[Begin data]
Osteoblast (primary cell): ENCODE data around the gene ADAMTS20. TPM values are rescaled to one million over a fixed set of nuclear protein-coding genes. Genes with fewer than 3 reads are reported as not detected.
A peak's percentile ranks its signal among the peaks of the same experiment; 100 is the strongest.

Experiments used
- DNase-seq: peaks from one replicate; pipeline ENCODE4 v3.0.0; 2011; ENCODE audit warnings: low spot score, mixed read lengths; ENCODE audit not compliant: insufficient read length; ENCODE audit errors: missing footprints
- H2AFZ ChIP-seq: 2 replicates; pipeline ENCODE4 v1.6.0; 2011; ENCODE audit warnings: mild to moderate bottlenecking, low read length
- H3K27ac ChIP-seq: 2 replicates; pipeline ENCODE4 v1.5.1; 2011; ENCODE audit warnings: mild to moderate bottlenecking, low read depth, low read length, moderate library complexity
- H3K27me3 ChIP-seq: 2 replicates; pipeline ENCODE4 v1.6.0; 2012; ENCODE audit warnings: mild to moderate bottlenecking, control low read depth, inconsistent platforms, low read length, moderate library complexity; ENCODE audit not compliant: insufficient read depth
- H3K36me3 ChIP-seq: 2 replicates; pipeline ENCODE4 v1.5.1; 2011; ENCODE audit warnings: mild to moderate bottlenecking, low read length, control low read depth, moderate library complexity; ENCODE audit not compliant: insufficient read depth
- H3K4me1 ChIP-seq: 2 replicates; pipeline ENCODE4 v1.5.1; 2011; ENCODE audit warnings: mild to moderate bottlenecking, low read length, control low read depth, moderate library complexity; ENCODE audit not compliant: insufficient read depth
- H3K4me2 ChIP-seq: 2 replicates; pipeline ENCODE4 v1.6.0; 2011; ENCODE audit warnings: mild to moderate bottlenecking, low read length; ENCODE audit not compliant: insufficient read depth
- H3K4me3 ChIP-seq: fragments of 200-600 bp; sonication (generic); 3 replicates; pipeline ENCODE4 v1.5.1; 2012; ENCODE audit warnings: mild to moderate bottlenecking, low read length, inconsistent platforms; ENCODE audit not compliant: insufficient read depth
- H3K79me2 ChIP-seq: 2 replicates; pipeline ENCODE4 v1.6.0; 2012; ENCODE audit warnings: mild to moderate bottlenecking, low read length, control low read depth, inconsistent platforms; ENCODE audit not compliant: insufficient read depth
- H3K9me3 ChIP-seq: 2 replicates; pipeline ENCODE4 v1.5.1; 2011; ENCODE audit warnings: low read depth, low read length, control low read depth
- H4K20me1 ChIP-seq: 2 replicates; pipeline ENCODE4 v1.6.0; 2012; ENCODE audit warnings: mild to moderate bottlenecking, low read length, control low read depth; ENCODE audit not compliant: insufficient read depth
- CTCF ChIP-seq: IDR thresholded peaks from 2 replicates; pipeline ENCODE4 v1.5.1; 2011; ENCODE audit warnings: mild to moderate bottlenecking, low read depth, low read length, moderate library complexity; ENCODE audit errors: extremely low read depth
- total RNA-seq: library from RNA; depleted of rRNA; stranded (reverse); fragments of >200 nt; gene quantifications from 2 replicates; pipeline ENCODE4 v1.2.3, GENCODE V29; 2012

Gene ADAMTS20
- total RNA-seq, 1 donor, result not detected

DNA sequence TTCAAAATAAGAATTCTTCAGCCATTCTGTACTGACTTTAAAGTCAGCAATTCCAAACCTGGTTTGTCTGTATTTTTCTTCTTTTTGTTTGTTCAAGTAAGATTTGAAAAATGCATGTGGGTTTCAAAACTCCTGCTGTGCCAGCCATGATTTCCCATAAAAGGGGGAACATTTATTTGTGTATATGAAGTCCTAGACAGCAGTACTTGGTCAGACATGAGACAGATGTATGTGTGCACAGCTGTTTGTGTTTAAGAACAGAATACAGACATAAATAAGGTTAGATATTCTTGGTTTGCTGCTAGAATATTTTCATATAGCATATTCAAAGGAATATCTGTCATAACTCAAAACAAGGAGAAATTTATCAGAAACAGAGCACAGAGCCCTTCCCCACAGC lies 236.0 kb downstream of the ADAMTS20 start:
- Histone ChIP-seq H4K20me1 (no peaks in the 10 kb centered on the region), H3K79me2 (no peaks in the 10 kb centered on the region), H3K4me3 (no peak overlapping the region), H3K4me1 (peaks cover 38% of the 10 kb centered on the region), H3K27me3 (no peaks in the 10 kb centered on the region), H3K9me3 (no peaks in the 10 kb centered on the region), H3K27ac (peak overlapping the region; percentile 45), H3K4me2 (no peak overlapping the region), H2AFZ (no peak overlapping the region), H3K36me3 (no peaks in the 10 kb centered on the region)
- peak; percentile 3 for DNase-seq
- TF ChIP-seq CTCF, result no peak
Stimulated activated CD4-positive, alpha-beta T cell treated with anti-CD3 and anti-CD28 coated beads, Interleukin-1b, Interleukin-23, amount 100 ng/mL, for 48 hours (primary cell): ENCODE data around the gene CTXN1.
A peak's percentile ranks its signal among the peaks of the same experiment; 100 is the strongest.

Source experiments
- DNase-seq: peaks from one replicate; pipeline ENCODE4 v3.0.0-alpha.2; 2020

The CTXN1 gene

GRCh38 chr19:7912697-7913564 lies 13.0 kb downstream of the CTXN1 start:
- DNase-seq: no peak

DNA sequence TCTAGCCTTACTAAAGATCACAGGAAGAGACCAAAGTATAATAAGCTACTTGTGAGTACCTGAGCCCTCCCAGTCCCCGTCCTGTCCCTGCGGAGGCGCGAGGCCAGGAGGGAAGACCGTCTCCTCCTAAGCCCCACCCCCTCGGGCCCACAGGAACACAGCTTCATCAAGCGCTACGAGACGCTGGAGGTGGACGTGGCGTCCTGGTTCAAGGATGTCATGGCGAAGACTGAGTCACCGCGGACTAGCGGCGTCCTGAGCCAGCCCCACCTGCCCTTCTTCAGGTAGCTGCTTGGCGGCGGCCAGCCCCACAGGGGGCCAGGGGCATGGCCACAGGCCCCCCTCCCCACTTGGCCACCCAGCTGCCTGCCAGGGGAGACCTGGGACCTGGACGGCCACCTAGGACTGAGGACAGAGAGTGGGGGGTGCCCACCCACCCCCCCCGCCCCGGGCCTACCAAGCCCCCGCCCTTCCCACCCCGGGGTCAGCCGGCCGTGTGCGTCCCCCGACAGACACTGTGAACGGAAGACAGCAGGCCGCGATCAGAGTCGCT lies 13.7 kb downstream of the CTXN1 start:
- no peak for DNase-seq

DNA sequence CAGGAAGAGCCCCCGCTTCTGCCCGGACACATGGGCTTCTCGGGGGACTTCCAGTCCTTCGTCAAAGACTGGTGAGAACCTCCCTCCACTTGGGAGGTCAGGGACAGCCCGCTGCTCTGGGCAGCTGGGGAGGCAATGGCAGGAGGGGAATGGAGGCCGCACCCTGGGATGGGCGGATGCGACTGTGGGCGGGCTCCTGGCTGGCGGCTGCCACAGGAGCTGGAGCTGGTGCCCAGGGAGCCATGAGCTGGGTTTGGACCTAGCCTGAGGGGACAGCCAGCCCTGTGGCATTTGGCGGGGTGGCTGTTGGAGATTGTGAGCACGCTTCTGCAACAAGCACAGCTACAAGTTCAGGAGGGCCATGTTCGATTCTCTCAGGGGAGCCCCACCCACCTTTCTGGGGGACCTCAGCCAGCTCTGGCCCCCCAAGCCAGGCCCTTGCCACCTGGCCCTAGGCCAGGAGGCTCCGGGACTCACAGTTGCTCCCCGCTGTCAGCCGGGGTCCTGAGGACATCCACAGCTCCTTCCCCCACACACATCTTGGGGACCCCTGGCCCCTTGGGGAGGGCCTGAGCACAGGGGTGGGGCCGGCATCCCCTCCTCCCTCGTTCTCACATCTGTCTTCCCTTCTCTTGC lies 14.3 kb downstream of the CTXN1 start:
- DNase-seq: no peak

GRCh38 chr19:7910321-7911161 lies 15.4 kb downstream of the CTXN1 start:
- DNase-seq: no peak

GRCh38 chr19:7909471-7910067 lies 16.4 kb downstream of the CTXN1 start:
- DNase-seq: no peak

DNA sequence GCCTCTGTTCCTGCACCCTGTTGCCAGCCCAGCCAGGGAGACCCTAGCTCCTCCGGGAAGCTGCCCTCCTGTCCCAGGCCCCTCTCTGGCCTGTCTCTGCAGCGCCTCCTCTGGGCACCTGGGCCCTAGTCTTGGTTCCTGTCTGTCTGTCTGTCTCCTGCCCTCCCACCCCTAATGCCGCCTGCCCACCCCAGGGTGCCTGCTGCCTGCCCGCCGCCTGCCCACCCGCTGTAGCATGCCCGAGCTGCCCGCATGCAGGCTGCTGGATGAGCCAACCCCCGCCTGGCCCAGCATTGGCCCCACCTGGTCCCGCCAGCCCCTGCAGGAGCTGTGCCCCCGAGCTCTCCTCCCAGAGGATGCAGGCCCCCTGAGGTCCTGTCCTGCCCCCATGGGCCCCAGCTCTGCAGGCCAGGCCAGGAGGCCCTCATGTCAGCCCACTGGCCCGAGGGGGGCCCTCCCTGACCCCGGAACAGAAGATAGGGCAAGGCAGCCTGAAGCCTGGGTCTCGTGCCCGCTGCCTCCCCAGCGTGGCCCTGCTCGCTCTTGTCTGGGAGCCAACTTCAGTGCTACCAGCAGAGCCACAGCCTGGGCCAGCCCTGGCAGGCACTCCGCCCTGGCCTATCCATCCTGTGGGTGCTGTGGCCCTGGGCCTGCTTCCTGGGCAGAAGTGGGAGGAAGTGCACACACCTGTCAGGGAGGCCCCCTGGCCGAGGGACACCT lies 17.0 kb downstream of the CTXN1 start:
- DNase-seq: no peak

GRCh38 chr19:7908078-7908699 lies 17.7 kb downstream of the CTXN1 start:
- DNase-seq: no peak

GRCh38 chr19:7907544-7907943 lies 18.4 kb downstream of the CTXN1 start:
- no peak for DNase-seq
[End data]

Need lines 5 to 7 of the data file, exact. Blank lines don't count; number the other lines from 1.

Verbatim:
- H2AFZ ChIP-seq: 2 replicates; pipeline ENCODE4 v1.6.0; 2011; ENCODE audit warnings: mild to moderate bottlenecking, low read length
- H3K27ac ChIP-seq: 2 replicates; pipeline ENCODE4 v1.5.1; 2011; ENCODE audit warnings: mild to moderate bottlenecking, low read depth, low read length, moderate library complexity
- H3K27me3 ChIP-seq: 2 replicates; pipeline ENCODE4 v1.6.0; 2012; ENCODE audit warnings: mild to moderate bottlenecking, control low read depth, inconsistent platforms, low read length, moderate library complexity; ENCODE audit not compliant: insufficient read depth